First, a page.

Recently, thanks to a Freedom of Information request, Chris Whong received and made public a complete dump of historical trip and fare logs from NYC taxis. It’s pretty incredible: there are over 20GB of uncompressed data comprising more than 173 million individual trips. Each trip record includes the pickup and dropoff location and time, anonymized hack licence number and medallion number (i.e. the taxi’s unique id number, 3F38, in my photo above), and other metadata.
These data are a veritable trove for people who love cities, transit, and data visualization. But there’s a big problem: the personally identifiable information (the driver’s licence number and taxi number) hasn’t been anonymized properly — what’s worse, it’s trivial to undo, and with other publicly available data, one can even figure out which person drove each trip. In the rest of this post, I’ll describe the structure of the data, what the person/people who released the data did wrong, how easy it is to deanonymize, and the lessons other agencies should learn from this. (And yes, I’ll also explain how rainbows fit in).
The NYC taxi data consist of a number of CSV-files, each with lines that look like this:
6B111958A39B24140C973B262EA9FEA5,D3B035A03C8A34DA17488129DA581EE7,VTS,5,,2013-12-03 15:46:00,2013-12-03 16:47:00,1,3660,22.71,-73.813927,40.698135,-74.093307,40.829346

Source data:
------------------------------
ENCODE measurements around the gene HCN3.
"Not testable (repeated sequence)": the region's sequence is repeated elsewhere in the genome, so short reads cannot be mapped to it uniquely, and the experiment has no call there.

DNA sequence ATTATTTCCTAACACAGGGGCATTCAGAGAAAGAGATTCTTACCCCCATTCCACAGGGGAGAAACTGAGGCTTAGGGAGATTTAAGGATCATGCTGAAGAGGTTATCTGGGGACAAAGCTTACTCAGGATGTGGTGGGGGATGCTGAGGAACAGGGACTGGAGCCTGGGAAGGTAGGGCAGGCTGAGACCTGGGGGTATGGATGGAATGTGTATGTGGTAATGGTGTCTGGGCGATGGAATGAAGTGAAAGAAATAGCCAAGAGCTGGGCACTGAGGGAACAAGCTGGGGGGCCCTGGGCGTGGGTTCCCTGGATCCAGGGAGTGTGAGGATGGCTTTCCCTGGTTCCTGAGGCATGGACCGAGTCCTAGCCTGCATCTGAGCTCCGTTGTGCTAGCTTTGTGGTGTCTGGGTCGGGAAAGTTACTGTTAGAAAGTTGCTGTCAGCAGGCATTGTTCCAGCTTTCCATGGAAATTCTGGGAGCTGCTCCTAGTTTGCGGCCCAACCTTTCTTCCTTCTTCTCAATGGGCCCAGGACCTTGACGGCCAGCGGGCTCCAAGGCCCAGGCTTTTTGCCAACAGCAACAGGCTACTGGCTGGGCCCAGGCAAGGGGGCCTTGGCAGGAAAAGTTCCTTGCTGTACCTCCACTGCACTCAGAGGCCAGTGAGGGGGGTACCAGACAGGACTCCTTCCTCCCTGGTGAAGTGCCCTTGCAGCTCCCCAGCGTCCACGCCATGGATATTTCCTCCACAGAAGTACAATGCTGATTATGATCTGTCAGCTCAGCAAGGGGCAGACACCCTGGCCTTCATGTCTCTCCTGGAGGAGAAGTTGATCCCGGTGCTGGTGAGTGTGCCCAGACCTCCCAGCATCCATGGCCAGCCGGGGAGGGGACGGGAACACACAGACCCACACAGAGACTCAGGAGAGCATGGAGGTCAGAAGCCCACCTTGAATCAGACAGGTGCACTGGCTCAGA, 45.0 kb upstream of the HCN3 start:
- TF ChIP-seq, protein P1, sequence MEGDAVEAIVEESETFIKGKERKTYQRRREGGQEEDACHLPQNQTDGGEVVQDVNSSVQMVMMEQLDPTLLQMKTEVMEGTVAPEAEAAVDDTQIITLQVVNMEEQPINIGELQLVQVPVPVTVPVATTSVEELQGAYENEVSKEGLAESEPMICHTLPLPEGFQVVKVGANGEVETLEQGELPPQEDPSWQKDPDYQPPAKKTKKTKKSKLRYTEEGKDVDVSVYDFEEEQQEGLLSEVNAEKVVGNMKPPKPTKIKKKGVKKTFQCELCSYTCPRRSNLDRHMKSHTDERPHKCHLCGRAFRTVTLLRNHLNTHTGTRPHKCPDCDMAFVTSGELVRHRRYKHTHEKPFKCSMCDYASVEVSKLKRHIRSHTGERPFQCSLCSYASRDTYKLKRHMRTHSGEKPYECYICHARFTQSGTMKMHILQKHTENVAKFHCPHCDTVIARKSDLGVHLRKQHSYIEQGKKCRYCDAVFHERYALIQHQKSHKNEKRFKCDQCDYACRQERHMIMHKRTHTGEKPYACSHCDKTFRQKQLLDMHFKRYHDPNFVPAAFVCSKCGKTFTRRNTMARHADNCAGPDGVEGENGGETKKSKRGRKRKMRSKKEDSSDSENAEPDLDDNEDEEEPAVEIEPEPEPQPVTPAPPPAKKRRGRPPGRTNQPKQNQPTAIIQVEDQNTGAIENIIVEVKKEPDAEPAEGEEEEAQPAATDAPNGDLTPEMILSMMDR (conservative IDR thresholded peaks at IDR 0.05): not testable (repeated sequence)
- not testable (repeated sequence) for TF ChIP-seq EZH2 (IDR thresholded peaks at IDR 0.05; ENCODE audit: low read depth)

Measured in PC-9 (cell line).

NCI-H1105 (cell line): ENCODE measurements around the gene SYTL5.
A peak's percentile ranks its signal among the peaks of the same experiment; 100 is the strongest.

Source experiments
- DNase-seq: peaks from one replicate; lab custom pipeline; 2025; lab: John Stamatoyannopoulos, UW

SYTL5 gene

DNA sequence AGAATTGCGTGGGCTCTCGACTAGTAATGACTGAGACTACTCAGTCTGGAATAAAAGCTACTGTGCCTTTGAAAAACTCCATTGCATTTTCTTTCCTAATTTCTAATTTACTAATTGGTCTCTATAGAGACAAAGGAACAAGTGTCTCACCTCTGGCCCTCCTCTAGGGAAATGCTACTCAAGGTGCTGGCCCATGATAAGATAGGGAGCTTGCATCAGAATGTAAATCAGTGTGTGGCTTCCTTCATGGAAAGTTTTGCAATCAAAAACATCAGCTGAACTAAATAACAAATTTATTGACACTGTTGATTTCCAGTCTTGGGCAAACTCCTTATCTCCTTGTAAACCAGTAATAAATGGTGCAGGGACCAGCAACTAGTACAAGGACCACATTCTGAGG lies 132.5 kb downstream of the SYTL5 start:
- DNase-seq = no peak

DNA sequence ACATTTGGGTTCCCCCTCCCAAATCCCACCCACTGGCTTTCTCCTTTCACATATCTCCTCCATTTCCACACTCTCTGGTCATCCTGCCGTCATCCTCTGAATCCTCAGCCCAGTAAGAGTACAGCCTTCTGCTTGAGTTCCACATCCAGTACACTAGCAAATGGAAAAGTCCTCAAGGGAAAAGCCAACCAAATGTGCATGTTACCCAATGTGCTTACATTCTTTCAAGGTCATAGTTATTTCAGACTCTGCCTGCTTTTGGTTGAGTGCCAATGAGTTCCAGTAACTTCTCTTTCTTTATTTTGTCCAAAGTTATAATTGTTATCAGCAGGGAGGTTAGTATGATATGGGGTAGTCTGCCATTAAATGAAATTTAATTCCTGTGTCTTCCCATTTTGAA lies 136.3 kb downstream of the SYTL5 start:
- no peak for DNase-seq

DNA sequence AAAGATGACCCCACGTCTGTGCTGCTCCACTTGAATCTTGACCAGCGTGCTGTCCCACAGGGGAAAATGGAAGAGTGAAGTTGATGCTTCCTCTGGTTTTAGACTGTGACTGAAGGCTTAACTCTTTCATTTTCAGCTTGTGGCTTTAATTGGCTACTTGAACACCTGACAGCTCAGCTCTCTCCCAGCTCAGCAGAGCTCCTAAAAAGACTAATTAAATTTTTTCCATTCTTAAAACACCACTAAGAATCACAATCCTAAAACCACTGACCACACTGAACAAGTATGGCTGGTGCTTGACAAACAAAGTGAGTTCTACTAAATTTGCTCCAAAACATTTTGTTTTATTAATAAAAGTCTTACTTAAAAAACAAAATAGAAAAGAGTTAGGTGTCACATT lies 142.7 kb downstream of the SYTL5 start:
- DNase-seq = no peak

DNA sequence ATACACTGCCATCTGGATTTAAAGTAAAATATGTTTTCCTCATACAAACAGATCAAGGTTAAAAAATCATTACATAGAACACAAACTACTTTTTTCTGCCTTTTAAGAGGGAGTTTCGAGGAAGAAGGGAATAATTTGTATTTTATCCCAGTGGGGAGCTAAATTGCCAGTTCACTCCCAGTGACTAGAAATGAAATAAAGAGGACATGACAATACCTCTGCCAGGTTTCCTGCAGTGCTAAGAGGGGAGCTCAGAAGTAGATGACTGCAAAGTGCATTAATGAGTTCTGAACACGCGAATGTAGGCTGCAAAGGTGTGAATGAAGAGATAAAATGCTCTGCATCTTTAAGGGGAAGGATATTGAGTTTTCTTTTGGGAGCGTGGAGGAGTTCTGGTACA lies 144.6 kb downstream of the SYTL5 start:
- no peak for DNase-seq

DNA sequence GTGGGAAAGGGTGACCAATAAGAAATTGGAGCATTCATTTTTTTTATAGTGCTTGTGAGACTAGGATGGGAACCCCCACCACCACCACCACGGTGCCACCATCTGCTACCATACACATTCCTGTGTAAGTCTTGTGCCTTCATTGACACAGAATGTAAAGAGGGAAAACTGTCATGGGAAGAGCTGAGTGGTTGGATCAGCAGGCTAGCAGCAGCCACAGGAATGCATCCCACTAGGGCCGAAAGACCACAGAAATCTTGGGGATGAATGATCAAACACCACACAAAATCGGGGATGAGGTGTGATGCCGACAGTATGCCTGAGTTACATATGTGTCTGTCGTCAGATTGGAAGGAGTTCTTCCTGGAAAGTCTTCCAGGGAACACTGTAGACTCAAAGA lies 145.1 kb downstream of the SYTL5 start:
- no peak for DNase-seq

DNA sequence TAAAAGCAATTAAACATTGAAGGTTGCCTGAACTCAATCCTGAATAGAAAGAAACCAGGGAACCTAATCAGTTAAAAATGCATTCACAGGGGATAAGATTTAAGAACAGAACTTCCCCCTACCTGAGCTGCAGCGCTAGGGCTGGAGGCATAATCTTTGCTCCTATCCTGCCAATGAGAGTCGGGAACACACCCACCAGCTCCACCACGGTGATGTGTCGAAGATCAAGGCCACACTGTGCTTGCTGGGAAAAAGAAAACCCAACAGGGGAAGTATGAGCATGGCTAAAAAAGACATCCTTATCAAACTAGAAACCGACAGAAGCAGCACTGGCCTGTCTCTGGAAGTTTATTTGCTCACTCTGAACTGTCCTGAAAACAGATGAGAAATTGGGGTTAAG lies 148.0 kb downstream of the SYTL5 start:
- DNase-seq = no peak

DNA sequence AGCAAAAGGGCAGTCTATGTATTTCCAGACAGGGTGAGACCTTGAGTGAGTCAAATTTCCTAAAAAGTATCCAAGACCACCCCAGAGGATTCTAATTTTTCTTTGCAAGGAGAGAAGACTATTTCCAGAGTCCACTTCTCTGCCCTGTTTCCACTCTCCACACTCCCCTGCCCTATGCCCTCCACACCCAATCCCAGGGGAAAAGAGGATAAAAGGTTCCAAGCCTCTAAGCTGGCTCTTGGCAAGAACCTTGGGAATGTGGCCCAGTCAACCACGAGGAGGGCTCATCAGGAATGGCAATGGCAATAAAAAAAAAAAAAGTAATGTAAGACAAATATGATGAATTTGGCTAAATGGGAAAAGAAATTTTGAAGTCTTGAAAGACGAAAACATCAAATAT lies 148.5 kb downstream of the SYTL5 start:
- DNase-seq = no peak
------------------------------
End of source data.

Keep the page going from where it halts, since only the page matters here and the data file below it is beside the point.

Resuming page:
Each of these columns correspond to the following fields:
It’s pretty obvious what format most of the fields are in (lon/lat, timestamp) but the first two columns demonstrate that the government folks clearly intended to anonymize the medallion and licence numbers. It’s obvious that the alphanumeric codes are not purely random, the same taxi and same driver always has the same code throughout the data. This isn’t necessarily a problem — in fact, preserving this property is often of critical importance when anonymizing data. Imagine a search engine engineer who wants to analyse user behaviour in aggregate: it’s important that the same user has the same code throughout the set of logs that are being analysed, so that you can see what a user does over time. It’s obviously also critical that it’s not possible to go backwards from the code to the user’s name.